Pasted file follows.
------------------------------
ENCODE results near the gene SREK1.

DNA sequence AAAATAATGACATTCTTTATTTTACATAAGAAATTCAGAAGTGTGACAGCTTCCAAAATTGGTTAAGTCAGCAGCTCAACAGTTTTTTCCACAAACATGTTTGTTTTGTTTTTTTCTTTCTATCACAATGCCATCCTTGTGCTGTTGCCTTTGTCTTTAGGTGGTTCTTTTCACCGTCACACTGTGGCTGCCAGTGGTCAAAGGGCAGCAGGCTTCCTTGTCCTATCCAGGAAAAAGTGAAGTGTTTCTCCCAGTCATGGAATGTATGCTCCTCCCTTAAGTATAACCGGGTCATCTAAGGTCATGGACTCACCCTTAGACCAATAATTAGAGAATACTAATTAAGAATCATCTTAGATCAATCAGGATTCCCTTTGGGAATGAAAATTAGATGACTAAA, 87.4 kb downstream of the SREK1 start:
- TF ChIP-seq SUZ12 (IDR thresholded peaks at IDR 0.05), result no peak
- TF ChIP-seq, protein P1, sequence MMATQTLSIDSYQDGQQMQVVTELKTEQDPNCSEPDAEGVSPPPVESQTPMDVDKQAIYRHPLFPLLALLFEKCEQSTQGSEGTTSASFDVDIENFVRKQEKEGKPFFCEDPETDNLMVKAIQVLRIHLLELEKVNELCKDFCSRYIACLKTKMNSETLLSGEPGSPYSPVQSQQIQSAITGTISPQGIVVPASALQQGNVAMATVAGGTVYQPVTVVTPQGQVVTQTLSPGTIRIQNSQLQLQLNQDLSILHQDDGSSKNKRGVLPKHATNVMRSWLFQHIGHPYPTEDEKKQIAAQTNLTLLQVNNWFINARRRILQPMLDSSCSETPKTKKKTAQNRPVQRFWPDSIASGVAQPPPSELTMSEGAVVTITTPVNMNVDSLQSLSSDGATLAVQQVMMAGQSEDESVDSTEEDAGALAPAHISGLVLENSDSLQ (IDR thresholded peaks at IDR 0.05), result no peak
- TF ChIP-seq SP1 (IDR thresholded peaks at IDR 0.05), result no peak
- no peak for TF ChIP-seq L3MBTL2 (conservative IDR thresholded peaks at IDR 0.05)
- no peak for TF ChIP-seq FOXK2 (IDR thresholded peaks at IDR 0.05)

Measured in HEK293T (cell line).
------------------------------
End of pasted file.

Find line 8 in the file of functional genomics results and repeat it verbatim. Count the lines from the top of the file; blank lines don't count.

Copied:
Measured in HEK293T (cell line).